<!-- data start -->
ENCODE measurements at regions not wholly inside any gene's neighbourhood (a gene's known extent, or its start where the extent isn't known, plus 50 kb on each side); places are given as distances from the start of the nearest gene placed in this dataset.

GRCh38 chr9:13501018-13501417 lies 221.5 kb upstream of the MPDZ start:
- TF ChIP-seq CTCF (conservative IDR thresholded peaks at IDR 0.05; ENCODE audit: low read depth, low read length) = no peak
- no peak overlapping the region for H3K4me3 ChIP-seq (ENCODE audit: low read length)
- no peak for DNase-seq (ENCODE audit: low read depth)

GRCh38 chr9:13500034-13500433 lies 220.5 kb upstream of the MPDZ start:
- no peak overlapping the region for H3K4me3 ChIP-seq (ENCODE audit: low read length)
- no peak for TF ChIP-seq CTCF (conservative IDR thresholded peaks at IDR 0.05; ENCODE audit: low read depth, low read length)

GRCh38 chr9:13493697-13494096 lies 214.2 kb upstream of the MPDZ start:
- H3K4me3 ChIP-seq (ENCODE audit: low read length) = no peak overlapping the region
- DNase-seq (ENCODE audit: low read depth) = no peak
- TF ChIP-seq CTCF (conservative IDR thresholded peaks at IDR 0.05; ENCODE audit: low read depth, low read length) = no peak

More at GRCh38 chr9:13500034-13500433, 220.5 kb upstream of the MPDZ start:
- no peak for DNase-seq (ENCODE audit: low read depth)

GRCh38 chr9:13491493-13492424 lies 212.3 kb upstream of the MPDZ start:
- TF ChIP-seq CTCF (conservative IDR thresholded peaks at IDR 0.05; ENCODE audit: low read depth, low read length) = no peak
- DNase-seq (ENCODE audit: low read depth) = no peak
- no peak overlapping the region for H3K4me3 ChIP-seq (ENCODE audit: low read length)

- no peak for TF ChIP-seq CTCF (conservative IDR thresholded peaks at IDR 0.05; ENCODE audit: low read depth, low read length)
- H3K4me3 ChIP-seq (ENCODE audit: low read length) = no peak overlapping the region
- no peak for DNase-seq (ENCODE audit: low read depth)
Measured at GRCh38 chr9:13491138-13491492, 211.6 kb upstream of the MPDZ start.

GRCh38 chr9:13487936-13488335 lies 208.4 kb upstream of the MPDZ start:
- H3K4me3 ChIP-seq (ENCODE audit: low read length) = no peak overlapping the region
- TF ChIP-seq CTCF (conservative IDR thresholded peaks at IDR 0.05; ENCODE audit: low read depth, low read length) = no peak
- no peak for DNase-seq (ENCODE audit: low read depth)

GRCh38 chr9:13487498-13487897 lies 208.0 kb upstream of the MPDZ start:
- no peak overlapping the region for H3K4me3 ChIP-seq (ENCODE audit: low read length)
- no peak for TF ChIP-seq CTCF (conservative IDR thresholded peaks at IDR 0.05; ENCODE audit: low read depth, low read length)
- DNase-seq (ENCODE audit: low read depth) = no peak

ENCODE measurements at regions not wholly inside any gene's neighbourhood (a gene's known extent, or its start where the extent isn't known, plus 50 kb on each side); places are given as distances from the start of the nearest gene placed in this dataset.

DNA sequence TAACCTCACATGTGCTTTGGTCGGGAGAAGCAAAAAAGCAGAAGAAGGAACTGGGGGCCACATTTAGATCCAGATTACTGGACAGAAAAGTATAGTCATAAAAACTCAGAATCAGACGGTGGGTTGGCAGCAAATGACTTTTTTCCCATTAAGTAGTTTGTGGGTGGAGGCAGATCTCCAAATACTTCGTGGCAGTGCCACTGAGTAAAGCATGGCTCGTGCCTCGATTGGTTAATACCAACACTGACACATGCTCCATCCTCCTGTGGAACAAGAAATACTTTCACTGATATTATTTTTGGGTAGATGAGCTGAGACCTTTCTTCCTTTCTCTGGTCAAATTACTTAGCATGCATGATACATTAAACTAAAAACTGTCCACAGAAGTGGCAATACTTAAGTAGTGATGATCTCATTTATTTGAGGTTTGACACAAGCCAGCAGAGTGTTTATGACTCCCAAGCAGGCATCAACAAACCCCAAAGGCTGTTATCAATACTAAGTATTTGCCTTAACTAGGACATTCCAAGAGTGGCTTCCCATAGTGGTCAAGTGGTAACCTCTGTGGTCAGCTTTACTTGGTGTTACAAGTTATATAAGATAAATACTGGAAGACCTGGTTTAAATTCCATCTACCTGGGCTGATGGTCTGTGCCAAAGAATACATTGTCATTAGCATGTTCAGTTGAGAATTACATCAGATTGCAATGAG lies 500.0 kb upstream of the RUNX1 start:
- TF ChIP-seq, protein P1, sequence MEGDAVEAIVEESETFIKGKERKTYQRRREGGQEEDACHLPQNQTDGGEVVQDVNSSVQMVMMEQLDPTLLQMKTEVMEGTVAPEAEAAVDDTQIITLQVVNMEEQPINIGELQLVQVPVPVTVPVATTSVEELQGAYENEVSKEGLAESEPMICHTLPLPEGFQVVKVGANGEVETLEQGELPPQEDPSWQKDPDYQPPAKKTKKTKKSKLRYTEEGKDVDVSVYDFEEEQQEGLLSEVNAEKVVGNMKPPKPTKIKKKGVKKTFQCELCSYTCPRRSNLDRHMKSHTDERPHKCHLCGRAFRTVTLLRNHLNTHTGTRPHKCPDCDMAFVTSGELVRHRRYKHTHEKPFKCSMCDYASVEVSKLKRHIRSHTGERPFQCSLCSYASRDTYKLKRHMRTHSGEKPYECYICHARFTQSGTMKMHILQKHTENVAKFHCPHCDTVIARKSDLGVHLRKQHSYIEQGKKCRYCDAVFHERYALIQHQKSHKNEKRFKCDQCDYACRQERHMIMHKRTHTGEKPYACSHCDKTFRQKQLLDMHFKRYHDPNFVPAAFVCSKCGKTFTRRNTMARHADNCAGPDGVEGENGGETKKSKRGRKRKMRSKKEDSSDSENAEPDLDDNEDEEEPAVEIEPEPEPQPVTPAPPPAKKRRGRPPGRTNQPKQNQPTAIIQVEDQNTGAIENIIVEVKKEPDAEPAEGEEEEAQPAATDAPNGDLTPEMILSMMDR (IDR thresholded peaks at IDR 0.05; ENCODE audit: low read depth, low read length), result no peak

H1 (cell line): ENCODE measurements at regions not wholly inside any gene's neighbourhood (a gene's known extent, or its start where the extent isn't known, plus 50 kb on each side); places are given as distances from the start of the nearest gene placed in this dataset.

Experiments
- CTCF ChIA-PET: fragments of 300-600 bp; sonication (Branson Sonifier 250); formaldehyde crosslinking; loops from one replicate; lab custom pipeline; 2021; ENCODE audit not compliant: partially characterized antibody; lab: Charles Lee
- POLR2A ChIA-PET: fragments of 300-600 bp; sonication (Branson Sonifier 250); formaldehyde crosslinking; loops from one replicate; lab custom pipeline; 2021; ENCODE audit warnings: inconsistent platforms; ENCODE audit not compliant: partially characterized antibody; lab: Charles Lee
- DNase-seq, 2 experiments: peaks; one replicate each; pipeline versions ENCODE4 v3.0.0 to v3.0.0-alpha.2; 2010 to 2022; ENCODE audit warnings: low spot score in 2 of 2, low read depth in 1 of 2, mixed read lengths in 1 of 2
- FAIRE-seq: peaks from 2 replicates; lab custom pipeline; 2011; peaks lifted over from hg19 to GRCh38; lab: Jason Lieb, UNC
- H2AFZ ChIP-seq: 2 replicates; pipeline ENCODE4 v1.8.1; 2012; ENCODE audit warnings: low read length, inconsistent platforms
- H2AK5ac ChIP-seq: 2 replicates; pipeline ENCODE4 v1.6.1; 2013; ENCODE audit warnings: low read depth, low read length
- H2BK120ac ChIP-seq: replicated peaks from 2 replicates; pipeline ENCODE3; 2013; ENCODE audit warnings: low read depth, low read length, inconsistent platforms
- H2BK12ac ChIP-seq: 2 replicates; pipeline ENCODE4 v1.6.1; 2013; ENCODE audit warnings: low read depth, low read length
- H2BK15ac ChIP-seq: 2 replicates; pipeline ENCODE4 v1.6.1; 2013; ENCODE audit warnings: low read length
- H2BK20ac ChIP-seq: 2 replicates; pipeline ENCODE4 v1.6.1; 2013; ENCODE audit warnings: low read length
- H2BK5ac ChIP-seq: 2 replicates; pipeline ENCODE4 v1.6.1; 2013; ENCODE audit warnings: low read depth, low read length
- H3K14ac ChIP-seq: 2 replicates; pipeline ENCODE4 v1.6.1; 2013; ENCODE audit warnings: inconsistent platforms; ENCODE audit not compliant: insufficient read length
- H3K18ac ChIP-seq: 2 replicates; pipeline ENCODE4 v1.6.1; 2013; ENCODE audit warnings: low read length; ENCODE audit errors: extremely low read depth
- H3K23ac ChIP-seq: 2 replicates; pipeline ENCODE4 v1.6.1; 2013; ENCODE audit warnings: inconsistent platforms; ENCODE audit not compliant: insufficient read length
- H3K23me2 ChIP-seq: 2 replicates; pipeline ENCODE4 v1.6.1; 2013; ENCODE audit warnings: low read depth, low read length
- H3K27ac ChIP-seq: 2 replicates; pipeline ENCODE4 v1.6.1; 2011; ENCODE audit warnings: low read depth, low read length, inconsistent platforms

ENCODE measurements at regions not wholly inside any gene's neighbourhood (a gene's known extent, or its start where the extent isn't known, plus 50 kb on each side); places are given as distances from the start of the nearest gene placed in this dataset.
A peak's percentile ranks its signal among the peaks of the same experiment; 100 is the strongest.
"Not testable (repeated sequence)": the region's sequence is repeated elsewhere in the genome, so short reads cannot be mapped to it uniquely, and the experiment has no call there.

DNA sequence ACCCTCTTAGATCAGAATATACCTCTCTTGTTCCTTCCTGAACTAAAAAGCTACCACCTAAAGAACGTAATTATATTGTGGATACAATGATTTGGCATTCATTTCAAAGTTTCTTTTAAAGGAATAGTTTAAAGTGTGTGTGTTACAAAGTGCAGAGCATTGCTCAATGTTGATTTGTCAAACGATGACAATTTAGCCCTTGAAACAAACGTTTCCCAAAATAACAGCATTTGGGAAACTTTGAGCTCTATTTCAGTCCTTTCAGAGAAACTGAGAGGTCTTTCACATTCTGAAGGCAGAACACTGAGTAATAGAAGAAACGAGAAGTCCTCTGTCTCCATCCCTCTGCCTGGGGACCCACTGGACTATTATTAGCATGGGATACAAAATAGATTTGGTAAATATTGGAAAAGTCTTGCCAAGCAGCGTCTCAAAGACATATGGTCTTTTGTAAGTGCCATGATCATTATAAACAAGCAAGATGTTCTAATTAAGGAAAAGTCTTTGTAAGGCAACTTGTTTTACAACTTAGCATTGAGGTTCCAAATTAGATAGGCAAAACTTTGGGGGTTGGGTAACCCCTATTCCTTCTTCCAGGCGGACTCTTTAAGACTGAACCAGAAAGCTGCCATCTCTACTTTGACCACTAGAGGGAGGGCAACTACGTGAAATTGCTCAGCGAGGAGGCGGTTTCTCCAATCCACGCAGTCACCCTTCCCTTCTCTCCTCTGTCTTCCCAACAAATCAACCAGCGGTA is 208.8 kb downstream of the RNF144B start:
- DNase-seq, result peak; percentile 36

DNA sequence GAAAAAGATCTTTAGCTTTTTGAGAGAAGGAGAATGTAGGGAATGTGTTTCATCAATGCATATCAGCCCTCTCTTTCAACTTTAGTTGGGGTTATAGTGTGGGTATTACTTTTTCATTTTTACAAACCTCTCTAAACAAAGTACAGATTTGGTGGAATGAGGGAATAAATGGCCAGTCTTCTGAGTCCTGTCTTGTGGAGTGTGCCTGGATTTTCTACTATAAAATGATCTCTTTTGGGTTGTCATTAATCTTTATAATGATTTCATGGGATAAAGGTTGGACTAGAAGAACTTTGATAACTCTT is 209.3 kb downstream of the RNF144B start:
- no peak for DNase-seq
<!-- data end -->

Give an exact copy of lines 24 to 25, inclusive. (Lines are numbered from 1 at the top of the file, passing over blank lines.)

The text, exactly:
- H3K4me3 ChIP-seq (ENCODE audit: low read length) = no peak overlapping the region
- TF ChIP-seq CTCF (conservative IDR thresholded peaks at IDR 0.05; ENCODE audit: low read depth, low read length) = no peak